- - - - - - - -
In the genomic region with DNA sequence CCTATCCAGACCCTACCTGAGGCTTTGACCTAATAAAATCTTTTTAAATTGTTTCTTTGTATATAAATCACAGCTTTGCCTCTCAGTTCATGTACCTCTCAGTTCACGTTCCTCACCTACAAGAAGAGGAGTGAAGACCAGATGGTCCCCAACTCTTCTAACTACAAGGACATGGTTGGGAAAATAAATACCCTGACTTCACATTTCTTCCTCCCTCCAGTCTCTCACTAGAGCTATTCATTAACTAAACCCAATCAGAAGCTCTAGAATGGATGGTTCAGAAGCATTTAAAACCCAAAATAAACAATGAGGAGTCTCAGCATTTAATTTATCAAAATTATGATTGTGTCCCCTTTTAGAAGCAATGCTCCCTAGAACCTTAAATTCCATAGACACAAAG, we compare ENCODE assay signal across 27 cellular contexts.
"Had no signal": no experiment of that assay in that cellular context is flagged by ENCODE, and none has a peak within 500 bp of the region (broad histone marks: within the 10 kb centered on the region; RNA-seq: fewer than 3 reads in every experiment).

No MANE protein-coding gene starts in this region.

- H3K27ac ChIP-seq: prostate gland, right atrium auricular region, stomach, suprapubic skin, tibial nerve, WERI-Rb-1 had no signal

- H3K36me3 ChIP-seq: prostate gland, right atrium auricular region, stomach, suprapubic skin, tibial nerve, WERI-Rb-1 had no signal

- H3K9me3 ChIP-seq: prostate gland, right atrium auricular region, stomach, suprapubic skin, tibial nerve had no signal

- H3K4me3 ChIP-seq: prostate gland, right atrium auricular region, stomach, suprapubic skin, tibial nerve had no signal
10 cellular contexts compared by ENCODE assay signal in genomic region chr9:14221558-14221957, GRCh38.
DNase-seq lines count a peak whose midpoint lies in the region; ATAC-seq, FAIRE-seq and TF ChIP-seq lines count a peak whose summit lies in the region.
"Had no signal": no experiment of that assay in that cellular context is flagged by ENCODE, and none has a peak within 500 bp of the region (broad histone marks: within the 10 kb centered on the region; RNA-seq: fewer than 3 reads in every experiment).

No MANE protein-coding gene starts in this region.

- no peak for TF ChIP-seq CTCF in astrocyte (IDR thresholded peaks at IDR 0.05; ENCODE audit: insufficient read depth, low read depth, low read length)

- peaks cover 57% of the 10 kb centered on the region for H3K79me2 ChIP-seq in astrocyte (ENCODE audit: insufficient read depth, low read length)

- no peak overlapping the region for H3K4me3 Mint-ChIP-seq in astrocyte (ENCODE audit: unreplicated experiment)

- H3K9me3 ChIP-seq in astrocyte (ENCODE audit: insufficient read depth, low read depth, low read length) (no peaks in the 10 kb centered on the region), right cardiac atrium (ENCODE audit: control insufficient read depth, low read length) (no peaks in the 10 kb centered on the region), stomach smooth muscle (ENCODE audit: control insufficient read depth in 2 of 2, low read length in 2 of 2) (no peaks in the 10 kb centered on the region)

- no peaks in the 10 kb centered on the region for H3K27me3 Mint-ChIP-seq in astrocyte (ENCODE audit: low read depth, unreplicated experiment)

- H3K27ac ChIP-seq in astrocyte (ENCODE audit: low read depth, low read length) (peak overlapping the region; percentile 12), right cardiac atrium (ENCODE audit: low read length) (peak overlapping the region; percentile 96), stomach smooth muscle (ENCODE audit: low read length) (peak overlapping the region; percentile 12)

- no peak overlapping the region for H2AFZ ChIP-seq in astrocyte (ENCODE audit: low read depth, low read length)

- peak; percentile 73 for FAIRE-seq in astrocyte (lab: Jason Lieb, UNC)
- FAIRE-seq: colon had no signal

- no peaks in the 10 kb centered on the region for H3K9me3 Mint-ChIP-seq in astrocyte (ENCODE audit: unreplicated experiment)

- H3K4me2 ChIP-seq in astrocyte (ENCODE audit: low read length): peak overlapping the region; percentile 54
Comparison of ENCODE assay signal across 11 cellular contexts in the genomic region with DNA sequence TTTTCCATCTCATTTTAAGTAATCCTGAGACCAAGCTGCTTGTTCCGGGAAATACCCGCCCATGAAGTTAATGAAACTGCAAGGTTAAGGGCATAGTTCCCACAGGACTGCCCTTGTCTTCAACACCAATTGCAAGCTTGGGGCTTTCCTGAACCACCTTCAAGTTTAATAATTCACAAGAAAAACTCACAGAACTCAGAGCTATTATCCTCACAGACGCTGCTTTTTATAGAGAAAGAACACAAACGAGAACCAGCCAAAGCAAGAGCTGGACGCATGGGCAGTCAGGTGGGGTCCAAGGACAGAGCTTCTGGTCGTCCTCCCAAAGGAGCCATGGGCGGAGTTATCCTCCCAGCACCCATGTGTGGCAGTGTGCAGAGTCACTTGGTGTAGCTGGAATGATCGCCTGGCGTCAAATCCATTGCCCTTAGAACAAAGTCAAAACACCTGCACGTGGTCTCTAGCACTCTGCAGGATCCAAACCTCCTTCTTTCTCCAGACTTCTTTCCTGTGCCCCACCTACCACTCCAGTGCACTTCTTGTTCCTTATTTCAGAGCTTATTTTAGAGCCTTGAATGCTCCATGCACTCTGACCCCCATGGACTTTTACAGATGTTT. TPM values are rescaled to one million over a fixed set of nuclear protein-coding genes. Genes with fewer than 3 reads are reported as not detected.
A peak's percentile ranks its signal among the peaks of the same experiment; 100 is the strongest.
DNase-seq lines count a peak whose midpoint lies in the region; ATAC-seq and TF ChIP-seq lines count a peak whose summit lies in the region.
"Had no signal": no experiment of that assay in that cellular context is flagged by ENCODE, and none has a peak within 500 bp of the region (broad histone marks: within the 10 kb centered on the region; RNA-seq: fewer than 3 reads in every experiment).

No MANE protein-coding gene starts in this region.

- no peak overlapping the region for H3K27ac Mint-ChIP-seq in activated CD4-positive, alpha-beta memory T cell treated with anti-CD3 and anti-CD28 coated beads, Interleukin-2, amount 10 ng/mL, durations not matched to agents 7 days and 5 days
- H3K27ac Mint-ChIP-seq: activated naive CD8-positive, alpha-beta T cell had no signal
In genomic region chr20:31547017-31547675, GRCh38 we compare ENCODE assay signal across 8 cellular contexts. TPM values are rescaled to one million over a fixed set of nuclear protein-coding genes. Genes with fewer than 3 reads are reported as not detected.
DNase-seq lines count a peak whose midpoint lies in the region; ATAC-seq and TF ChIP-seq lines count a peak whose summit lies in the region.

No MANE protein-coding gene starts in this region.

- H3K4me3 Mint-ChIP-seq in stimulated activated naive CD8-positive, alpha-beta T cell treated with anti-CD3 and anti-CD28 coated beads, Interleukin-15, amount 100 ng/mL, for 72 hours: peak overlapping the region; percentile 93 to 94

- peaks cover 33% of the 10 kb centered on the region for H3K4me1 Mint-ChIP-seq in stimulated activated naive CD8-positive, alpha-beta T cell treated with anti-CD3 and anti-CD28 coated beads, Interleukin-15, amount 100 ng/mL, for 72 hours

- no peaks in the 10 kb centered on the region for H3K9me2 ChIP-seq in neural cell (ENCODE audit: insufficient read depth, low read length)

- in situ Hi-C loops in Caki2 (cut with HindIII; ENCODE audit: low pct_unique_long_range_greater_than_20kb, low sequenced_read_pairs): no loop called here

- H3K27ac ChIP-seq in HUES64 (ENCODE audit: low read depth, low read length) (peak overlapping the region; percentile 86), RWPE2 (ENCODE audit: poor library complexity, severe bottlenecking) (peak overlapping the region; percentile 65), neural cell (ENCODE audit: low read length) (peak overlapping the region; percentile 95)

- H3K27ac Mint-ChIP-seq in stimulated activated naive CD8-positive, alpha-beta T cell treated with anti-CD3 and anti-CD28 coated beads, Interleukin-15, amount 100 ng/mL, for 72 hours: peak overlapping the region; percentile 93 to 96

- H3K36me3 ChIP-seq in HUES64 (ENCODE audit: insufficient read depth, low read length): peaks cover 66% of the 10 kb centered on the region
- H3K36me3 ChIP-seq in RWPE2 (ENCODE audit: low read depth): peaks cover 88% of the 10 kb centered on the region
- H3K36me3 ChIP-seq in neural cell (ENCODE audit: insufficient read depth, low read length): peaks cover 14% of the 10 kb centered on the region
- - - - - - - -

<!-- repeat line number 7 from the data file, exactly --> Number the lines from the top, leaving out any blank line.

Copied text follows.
- H3K4me3 ChIP-seq: prostate gland, right atrium auricular region, stomach, suprapubic skin, tibial nerve had no signal